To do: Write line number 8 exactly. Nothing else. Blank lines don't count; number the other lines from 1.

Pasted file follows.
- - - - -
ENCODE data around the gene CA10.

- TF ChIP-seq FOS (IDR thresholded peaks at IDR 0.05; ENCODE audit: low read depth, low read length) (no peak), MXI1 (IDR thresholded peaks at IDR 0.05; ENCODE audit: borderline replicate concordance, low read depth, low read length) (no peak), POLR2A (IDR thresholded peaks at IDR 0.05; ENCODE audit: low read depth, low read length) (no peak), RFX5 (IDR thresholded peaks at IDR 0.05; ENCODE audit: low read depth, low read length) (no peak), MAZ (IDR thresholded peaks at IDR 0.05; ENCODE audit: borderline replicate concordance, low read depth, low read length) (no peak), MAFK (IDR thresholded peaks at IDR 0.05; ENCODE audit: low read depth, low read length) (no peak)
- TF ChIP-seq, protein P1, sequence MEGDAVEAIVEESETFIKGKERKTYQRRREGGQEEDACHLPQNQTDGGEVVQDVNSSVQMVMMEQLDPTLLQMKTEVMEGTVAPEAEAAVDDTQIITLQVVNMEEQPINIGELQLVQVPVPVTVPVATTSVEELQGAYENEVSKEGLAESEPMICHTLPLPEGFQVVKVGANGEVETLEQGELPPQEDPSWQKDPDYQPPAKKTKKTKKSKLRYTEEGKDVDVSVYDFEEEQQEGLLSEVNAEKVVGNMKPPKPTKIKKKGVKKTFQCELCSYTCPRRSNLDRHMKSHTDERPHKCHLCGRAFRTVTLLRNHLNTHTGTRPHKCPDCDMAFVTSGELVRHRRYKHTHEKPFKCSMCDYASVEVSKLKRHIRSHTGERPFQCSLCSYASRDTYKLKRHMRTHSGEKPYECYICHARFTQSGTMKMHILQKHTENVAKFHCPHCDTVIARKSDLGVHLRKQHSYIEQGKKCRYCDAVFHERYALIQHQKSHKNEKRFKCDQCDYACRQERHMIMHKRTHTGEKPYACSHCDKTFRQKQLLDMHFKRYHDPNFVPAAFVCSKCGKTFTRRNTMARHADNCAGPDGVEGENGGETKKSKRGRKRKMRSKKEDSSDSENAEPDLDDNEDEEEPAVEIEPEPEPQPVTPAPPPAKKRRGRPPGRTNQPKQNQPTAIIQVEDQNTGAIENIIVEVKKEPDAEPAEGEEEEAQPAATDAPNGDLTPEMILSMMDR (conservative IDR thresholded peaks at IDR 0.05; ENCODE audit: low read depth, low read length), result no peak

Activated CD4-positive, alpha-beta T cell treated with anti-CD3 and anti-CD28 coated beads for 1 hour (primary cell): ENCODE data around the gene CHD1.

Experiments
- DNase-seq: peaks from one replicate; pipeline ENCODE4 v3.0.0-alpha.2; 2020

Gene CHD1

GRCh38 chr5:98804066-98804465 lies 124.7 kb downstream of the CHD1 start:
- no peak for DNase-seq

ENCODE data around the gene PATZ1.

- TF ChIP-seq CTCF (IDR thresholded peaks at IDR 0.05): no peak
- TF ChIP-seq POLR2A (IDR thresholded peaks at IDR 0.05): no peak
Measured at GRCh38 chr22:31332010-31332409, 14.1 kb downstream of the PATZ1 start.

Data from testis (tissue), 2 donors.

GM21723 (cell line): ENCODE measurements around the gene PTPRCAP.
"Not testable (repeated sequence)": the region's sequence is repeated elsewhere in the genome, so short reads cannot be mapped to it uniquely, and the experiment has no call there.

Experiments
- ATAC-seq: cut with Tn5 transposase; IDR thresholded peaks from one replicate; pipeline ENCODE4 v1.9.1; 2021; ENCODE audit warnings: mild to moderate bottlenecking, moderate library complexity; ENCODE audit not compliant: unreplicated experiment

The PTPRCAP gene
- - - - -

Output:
GRCh38 chr5:98804066-98804465 lies 124.7 kb downstream of the CHD1 start: